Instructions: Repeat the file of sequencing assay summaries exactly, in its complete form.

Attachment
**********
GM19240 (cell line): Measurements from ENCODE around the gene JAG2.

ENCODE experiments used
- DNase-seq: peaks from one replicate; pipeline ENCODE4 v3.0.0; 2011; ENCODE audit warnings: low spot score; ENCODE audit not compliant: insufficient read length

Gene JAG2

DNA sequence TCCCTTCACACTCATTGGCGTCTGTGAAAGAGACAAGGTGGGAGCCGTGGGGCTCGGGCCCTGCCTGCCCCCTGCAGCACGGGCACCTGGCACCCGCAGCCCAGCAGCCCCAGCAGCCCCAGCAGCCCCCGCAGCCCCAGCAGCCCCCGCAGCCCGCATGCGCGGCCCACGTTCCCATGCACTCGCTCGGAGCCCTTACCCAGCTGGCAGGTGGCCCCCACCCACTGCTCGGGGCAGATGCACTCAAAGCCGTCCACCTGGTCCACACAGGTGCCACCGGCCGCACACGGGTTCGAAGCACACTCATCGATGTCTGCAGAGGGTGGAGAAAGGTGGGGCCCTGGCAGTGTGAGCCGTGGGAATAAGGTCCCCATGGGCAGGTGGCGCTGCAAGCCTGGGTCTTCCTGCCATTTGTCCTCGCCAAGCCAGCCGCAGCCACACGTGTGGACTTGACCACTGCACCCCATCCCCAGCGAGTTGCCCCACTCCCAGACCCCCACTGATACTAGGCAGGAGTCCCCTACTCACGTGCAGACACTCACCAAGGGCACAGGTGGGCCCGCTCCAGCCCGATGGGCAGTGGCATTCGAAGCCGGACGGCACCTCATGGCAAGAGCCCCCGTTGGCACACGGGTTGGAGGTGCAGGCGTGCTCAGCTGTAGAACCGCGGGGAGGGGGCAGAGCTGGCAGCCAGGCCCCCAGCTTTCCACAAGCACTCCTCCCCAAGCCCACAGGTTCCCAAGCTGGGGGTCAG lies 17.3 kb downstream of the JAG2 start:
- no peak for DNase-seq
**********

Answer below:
GM19240 (cell line): Measurements from ENCODE around the gene JAG2.

ENCODE experiments used
- DNase-seq: peaks from one replicate; pipeline ENCODE4 v3.0.0; 2011; ENCODE audit warnings: low spot score; ENCODE audit not compliant: insufficient read length

Gene JAG2

DNA sequence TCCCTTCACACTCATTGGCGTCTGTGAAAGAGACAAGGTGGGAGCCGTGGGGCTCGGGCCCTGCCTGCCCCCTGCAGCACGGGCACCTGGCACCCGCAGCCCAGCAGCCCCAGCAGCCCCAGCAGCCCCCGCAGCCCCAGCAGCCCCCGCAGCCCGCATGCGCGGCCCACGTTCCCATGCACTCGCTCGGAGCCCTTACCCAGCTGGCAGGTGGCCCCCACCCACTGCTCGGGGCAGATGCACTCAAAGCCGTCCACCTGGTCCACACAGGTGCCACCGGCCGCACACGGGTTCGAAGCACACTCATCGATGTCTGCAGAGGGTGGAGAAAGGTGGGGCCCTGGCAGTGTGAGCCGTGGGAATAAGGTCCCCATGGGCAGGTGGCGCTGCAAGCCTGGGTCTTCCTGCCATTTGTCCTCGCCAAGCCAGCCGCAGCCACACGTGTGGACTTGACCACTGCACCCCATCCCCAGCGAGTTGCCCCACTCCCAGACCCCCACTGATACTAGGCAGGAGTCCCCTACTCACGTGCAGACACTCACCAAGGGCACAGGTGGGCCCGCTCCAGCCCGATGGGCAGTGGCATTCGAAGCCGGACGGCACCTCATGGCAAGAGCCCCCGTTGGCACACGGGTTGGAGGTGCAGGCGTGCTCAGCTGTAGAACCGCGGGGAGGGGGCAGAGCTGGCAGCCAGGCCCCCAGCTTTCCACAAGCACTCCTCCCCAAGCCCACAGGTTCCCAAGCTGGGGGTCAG lies 17.3 kb downstream of the JAG2 start:
- no peak for DNase-seq